Monday, November 21, 2011

Court Order Trumps Facebook Privacy

It is obvious that social networking has skyrocketed over the past few years. It seems as though most everyone has at least one social webpage where they can make posts and communicate with friends. But what happens when those postings get seen by a soon to be ex-spouse amidst a divorce proceeding?

Recently a judge in New London Connecticut ordered that a divorcing couple disclose their facebook and online dating passwords to the other’s attorneys. The purpose, according to the judge, is to assist the couple’s attorneys in the discovery process. The judge did impose a restriction on this ruling prohibiting each party from viewing the other’s webpages and making postings pretending to be the other person.

This issue came up in court because the husband saw postings on his wife’s facebook page where she talked about her feelings toward him, their children and he believed the posts questioned her ability to care for their children. He believed this information could be useful in his quest to obtain full custody of their children. The wife was originally asked about her facebook password during a deposition, at which time she provided it. But then, on advice of counsel, changed it immediately after the deposition. That is where the court stepped in. This court ruling has been dubbed “court authorized hacking” and actually violates the terms and conditions set forth by facebook which states that users should never disclose their passwords

As we have said before - Even if you limit who may view certain aspects of your social media posts, and even if it is simply an e mail to a friend, once you get into court assume it is all going to be open for the other side. If you are injured and are claiming damages for limitations in your activities, if you may be facing a divorce, or if you are in anyway involved in litigation just imagine the court and the other side reading what you post and or e mail. If the other side wants to they will get a judge to force a disclosure. BE CAREFUL!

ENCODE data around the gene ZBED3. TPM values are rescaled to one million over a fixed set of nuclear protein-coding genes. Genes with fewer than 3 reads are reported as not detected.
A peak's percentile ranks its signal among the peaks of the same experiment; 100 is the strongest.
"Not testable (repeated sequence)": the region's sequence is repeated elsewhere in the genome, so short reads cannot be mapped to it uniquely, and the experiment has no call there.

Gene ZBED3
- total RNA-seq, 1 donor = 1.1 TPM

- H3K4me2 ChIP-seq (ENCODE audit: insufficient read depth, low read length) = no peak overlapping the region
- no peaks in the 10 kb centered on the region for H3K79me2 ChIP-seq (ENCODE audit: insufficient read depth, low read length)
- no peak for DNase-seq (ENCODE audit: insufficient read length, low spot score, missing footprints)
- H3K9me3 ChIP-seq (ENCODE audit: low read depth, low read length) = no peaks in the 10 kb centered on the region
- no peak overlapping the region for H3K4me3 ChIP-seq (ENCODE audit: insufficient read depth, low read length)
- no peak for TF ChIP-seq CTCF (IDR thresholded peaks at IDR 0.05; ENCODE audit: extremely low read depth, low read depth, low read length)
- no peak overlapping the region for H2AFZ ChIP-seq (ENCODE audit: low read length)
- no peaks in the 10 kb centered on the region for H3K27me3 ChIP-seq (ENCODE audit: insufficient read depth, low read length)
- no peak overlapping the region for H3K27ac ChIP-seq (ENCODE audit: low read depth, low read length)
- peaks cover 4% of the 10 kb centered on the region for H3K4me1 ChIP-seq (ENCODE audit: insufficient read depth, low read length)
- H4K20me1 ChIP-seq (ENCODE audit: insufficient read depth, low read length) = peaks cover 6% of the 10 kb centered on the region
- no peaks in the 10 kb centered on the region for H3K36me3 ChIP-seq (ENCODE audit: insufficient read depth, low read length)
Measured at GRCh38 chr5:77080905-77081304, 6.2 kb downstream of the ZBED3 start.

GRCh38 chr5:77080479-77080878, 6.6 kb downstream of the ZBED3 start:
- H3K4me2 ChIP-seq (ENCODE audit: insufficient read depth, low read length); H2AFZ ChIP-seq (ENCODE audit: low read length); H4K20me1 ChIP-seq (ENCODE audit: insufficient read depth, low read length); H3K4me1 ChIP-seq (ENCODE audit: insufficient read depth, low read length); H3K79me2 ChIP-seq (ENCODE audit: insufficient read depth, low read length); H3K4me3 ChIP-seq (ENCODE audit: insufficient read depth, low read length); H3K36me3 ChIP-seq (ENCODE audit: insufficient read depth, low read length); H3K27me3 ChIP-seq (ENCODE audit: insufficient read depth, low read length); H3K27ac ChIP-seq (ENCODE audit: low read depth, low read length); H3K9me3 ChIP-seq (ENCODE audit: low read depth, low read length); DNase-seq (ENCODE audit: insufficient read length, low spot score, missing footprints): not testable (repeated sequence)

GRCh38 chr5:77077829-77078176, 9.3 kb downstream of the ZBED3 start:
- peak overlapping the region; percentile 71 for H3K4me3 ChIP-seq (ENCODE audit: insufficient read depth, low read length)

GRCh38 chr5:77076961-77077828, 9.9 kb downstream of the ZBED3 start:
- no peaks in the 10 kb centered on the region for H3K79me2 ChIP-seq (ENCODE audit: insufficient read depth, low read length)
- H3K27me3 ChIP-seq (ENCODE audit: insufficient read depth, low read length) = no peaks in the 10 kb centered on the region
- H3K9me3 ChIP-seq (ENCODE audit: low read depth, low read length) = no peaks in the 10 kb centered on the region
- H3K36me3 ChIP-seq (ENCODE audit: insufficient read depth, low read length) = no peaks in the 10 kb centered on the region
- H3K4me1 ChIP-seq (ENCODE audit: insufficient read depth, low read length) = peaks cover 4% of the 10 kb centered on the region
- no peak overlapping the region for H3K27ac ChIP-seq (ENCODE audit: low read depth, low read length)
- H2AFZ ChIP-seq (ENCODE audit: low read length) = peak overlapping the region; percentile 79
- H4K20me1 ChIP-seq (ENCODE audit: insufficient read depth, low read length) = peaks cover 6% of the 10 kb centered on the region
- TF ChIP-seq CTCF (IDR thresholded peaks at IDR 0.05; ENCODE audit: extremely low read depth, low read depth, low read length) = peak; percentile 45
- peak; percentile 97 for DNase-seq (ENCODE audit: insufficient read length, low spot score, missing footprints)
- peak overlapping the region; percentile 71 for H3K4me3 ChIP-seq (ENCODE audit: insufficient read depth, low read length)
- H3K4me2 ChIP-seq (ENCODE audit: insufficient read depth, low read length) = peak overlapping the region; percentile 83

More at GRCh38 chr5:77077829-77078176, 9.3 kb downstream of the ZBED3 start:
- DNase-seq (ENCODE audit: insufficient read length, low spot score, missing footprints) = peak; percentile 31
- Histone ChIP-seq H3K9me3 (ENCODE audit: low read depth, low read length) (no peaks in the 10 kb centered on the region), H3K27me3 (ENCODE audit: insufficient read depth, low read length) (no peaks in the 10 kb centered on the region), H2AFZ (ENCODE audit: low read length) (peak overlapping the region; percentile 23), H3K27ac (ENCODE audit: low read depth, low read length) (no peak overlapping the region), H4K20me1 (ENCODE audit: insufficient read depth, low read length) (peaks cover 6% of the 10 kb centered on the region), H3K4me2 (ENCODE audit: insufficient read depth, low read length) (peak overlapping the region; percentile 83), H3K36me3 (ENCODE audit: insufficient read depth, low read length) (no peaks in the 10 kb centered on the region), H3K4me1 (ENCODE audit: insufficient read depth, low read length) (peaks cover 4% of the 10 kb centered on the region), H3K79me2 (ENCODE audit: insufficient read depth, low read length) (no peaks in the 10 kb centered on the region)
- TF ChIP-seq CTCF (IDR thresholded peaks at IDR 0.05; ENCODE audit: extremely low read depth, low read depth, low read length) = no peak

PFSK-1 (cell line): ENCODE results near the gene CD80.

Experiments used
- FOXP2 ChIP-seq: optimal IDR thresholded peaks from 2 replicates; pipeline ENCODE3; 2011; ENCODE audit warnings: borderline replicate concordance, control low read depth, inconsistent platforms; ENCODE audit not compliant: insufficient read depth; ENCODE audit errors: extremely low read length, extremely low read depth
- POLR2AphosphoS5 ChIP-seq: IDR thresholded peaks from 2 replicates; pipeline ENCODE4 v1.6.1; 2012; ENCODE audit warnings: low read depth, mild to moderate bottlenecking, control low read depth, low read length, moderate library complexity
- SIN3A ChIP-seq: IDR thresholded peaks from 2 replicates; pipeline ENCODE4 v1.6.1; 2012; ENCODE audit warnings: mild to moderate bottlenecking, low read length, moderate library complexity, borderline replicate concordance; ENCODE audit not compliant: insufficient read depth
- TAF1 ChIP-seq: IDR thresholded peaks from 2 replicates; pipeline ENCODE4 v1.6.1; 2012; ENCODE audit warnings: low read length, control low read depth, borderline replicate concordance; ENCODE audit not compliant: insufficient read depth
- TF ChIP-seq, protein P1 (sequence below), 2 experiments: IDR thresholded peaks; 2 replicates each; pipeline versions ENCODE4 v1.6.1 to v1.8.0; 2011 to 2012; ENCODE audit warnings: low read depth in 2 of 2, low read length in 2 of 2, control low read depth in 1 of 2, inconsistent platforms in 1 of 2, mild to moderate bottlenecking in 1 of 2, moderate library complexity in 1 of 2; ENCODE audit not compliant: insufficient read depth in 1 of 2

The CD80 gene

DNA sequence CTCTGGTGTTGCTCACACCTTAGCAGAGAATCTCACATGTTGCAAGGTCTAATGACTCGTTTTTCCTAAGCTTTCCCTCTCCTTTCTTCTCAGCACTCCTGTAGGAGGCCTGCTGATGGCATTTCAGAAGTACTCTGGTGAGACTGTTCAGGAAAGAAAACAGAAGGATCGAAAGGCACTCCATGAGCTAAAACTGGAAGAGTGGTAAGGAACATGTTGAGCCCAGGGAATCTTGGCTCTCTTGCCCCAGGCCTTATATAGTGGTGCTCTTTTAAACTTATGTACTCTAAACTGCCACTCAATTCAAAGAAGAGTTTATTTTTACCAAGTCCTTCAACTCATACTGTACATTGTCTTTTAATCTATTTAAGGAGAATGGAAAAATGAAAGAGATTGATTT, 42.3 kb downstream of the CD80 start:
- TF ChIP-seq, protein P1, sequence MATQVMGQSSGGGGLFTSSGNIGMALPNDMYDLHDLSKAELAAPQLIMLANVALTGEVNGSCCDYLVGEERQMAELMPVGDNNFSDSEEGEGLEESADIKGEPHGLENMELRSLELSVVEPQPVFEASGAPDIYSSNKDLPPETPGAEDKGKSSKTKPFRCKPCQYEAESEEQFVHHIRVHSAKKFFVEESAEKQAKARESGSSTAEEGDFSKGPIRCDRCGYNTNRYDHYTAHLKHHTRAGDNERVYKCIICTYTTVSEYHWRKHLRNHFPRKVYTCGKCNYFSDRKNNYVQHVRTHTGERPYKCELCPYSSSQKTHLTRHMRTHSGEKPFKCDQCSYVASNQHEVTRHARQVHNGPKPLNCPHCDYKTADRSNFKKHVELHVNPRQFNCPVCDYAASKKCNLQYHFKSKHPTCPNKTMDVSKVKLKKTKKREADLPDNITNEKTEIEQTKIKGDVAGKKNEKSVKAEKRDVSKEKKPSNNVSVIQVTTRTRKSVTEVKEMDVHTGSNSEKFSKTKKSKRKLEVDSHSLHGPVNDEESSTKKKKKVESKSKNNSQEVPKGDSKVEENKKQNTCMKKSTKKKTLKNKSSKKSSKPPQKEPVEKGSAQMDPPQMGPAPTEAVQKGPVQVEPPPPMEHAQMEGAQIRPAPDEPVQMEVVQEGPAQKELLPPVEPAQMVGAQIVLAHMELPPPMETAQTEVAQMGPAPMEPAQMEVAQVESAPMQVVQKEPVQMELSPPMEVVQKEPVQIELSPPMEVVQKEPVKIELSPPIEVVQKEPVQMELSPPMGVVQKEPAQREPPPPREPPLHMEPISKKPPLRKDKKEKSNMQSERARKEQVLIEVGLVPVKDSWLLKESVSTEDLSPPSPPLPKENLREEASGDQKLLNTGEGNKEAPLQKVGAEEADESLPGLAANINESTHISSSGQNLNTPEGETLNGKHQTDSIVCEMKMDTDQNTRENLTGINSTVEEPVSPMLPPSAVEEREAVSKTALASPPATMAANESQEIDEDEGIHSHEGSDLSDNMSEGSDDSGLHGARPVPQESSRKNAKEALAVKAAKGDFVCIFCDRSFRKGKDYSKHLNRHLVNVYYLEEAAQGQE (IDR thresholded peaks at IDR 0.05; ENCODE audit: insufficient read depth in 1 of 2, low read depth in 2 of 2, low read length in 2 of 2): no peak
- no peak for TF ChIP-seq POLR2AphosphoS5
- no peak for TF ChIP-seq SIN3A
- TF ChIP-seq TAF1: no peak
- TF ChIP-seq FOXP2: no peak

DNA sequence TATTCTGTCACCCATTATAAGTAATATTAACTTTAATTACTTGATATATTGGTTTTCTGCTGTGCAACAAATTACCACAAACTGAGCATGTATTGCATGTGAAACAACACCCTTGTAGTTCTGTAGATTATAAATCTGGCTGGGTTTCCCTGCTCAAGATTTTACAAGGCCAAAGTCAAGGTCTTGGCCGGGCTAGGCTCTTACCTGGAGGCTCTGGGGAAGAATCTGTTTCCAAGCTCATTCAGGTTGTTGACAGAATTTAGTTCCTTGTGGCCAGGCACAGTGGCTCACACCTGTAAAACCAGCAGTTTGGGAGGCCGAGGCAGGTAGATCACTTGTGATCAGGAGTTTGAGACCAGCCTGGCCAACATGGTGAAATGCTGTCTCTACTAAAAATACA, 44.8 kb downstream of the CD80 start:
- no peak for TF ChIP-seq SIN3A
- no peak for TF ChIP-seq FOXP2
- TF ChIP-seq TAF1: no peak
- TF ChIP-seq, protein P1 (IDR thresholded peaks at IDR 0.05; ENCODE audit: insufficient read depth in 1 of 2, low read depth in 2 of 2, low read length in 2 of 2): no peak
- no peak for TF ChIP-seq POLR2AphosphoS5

Thursday, November 3, 2011

Facebook Evidence in Litigation Proceedings

In the middle of October, the Connecticut Supreme Court heard oral arguments from counsel regarding facebook photographs that were allowed as evidence. The arguments centered on the fact that these photographs should not have been introduced as evidence and, the fact that they were admitted actually violated the defendant’s constitutional rights.

The controversy began in 2004 when Alia Altajir, granddaughter of an Arab billionaire, was driving while intoxicated when she crashed and killed her best friend. Altajir was charged with manslaughter and in 2007 agreed to plea bargain to a lesser charge. However, after she was released from prison, Altajir admitted to violating her court ordered probation.

During her 2009 sentencing hearing in Litchfield Superior Court, photographs which were posted on Altajir’s facebook page were introduced. After the judge reviewed the photos, he commented that it did not appear that Altajir had any remorse after what happened. The prosecutor argued that the photos demonstrated that even after serving her jail sentence, she was not changing her lifestyle. Altajir’s attorney stated that he had advised his client to take down her facebook page, but she declined. He also argued that the photographs did not contain dates which made it impossible to determine whether the photographs were taken during Altajir’s probation.

Both attorneys admitted that this case could set new standards for when and how facebook photographs can be used in court hearings and trials. While this case addresses how social media websites can be used in a criminal case, it is obvious that it is opening the floodgates to how social media can be used in any type of litigation proceeding.